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Discussion Starter #1
I've never actually seen one of these or heard of them outside of the Foxbody world. And so they seek to be popular for supercharged Foxs. I did some searching and found minimal info. I'm really only asking because I keep seeing them mentioned. I'm not interested in using one really, but I would like to be informed how they work. Not if they are ideal, or if they are or not a bandaid. Or how they compare to a real tune. I'm just curios how they function...

From what I read they work similar to a rising rate Fuel Pressure Regulator. Which are normally a 1:1 ratio. So with each pound of pressure added, it raises the fuel pressure 1psi.

I seen 6:1 FMU's and other ratios. So it's basically a higher ratio regulator? For example, if my base fuel pressure at idle is at 40psi with the vacuum line connected. And I add 10lbs of pressure (boost) then my fuel pressure at 10psi will be 100psi with a 6:1 FMU?

But do you still need a fuel pressure regulator, or does it takes its place? Are the ratios adjustable, or do they sell as standard ratios that are known to work? Does it do anything else?

If allspice it does it multiply the fuel ratio, it's just a fuel pressure regulator with a higher ratio. Why does it have its own fancy name?
 

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Discussion Starter #2
Did a bit more research. I think I'm actually going to try this out. I have an AEM that I will be tuning with down the road. But I want to experiment with this first...

My plans and reasons:

30lb injectors with matching calibrated MAF
6:1 FMU
Fuel Pressure at idle set at 40 with vacuum line connected

I will be running 10psi with a Paxton Novi 1000

I estimate this set up to make around 450-500 at the crank (360-400 at the wheels)


To meet the fuel requirements to handle this power. I would need to have 30lb injectors at 100psi of fuel pressure if the injectors were operating at 80% duty cycle. So says the fuel injector calculators anyways.

I believe this will work well and run like factory while under cruise conditions. Which is ideal for me since this is my daily driver. I will not be extracting every last HP, but that's not my goal here. Having some fun and trying something new is.


If your experienced in using and FMU with supercharged set ups and you see a flaw in my plans, please let me know...
 

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Discussion Starter #5

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Why is your base fuel pressure under vacuum at 40 psi? Is your tune off and you are compensating by adding fuel pressure? It must go to what, 50 psi or so when the vacuum hose is pulled off the regulator and 60 psi under boost??

Unless you are running 50 psig of boost, 100 psig fuel is the wrong way to do things. It's actually a very bad idea, to be blunt about it.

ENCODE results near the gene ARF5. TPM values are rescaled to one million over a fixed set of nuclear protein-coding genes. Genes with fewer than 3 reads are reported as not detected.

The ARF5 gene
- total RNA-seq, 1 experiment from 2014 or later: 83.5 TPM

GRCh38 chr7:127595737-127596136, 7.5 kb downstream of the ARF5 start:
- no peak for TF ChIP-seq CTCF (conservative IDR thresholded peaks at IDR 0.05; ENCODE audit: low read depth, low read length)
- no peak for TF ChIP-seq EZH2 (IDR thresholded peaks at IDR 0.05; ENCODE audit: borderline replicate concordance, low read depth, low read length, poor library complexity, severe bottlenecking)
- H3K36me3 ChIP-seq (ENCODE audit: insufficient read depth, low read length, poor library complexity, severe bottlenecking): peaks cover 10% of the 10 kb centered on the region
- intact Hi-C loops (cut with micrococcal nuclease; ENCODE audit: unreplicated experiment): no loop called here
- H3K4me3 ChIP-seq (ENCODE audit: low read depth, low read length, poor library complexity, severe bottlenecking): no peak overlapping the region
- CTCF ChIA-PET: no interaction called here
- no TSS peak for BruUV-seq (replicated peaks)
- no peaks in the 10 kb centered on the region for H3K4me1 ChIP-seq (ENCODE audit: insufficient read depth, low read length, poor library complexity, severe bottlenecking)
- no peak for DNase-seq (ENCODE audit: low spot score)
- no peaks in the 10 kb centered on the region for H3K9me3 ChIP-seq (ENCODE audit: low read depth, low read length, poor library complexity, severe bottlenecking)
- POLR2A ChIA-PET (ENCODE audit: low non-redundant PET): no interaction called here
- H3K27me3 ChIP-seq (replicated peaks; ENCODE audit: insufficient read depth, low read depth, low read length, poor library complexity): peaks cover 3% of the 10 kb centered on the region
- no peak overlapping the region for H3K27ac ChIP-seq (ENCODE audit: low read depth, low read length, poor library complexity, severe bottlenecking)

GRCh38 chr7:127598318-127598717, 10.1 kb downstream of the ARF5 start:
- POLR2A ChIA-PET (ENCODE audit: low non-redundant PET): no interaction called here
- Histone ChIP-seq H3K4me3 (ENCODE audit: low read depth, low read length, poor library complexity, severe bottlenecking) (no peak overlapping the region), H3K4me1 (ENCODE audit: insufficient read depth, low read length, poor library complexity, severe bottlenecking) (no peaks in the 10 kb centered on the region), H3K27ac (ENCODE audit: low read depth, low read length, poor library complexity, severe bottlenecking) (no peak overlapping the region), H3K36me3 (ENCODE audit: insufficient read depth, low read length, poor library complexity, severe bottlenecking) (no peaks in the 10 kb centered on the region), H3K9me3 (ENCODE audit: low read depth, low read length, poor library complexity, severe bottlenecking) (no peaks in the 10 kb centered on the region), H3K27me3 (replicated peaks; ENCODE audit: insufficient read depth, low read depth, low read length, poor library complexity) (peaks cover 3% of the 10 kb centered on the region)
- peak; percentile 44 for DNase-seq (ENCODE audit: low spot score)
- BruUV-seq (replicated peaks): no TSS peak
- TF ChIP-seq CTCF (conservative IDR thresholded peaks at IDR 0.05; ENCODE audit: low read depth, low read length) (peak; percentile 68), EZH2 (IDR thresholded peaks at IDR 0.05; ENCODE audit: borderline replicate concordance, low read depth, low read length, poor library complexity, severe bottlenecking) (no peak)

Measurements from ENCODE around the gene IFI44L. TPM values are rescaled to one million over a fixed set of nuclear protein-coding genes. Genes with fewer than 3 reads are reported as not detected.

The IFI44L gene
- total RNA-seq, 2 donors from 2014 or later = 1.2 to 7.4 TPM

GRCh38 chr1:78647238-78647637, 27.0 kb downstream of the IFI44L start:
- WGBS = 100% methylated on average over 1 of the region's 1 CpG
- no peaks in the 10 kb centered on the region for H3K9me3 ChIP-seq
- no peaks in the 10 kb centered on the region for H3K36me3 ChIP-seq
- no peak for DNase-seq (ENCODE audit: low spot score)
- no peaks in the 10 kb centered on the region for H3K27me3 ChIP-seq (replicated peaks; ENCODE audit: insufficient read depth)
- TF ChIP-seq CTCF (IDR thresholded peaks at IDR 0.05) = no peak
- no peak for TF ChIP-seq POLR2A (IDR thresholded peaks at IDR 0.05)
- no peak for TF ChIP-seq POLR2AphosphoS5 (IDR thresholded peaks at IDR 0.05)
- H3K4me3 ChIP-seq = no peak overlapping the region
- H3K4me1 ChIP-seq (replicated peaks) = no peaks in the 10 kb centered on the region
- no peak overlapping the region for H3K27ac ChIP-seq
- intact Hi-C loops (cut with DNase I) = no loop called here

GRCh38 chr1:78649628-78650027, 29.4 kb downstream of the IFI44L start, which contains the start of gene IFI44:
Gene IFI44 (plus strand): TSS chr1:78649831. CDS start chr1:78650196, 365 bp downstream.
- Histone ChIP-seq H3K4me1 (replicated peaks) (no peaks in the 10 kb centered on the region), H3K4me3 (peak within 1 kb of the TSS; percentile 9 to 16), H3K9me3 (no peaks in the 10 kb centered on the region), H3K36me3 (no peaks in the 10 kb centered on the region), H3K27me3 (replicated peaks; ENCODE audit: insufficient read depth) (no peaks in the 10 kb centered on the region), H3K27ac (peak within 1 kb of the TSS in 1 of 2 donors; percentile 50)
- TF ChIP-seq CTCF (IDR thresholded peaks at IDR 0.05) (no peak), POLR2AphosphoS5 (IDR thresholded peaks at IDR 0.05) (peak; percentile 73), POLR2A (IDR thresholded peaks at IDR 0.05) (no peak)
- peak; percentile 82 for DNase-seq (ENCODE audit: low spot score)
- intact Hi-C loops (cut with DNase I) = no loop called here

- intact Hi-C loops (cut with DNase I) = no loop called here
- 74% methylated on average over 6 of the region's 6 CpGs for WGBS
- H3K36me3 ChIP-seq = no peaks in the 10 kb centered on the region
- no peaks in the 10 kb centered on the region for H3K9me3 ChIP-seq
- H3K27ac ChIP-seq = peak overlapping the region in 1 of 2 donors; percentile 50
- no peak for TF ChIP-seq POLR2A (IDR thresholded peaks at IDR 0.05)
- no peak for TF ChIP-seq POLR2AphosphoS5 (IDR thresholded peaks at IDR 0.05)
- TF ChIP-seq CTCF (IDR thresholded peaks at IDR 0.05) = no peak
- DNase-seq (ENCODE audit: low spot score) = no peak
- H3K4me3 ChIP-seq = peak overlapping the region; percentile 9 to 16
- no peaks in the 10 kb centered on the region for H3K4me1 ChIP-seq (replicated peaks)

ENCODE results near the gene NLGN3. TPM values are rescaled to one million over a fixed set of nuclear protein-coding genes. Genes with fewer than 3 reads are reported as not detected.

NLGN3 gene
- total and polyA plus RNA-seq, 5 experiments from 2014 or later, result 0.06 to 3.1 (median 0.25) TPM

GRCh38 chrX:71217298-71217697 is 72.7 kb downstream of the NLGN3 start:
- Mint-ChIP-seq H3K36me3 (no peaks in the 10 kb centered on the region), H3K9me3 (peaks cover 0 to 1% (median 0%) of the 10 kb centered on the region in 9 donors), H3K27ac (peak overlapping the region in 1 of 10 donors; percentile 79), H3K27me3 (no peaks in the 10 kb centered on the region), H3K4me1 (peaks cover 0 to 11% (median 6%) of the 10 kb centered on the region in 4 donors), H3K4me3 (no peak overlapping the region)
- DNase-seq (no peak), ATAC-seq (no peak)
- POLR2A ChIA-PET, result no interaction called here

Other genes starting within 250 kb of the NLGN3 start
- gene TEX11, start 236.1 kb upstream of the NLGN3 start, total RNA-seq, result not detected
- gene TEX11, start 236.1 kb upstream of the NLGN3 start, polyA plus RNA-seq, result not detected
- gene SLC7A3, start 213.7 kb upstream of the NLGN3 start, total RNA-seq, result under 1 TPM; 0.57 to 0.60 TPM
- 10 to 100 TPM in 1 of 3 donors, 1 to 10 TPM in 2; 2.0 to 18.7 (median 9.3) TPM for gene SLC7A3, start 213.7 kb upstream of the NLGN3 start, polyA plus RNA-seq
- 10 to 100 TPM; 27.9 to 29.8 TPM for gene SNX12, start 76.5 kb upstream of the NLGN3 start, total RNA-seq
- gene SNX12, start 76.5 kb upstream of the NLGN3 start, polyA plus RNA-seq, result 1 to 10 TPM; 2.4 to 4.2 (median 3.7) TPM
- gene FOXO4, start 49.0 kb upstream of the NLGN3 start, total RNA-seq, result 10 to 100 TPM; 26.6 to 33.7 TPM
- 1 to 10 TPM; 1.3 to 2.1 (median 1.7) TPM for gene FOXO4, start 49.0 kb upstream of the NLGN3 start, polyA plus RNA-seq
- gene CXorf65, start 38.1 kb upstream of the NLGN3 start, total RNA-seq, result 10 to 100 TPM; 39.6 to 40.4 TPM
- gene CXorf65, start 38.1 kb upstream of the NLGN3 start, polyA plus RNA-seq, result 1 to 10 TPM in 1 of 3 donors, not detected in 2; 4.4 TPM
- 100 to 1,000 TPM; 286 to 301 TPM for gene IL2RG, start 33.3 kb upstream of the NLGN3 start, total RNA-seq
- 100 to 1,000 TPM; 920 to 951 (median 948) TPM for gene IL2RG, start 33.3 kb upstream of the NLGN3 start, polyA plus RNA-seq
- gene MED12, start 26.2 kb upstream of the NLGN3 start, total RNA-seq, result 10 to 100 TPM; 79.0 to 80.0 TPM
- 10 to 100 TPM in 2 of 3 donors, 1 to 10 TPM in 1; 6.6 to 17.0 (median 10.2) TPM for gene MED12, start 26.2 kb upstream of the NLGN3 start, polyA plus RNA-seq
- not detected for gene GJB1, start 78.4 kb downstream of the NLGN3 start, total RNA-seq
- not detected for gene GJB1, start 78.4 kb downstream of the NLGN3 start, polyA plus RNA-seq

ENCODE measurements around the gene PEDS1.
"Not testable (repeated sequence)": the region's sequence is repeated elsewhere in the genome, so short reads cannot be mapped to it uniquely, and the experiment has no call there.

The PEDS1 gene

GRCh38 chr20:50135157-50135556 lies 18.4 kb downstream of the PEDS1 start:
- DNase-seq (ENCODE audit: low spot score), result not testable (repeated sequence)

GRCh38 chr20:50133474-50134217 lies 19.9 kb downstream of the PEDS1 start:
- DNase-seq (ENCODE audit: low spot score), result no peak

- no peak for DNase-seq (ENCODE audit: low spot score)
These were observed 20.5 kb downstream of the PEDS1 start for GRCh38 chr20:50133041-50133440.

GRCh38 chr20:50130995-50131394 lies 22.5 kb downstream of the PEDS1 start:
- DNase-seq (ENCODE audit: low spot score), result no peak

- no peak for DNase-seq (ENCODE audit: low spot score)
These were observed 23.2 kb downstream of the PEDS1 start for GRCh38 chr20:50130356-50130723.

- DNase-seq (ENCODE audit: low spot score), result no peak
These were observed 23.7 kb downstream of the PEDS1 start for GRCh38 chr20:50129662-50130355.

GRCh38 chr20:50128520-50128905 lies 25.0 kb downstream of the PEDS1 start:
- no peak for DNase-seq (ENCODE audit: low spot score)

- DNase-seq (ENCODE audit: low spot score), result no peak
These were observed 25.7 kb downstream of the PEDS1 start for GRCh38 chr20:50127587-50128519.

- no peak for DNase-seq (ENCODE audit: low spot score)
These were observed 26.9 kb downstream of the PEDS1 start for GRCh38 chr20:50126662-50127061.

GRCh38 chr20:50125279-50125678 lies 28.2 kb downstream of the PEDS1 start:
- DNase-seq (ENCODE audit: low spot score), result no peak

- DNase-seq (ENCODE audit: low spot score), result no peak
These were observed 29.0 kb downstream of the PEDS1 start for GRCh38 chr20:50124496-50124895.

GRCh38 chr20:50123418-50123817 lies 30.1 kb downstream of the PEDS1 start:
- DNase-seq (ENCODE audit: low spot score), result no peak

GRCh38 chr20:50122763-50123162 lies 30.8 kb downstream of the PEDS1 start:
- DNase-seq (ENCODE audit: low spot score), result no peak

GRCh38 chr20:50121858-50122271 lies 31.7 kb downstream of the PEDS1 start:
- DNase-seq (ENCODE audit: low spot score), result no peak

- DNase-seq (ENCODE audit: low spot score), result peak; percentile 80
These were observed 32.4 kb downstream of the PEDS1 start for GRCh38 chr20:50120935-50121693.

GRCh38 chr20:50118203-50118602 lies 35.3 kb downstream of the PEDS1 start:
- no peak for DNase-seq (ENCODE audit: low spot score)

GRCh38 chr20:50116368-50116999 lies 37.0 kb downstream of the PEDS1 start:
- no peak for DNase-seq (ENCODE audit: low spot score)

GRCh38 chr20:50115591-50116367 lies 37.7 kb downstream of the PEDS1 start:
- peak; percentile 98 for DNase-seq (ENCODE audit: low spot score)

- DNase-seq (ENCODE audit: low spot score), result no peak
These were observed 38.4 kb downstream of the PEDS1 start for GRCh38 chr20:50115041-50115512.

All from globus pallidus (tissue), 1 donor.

You are trying to make a 30lb/hr injector be a 60 lb/hr injector by more than doubling up on fuel pressure.

Good luck on that!

The normal use of an FMU or boost controlled regulator (same basic thing) is around a 1:1 increase, so the injector has the same differential pressure when working between the rail and manifold pressure. You can "tune" with an FMU, but it is a snake pit at high pressure ratios.
 

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100psig

will be a pump, injector killer

people stop using this method a long time ago

some just need to find out on their own
 

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100psig

will be a pump, injector killer

people stop using this method a long time ago

some just need to find out on their own
I tried to tell him the same thing on another message board Indy, but some people need to learn for themselves.
 

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One of the biggest problems with FMUs is that they break. Usually at inopportune times. I have received several brand new out of the box from Vortech that were no good.

As for your experiment, when they work, they work fine. I wouldn't go raising the fuel pressure to 100 psi with one though. 70-80 psi is probably about all you want to do. You can limit the maximum fuel pressure with a bleed valve in the vacuum line going to the FMU. The ratio of the FMU determines the rate of rise.
 

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I really struggled with an fmu on my vortech 302 setup. Cobra intake edelbrock 1.90 heads, stock cam. Pulled only for 6-7 lbs. I got frustrated with a professional tuner who just didn't make any progress, so I decided to go old school with an fmu and btm. The btm actually worked pretty well. But I tried every disc combination on the fmu and it just never got my wideband to get much under 13.5 AFR at Wot up to about 5200 rpms. Not safe at all. This was with a 255 Walbro and 42 lb injectors, so should have done the trick, but it didn't. I think one random highway pass I got it to go to about 12.25, but there was no real consistency to it and never got me to the 11.6-12.0 I wanted to see. Self tuning with binary editor and a quarter horse now, and it was super easy to ditch the fmu and get exactly the AFR I want every time. Never even tuned a car with software before.
 
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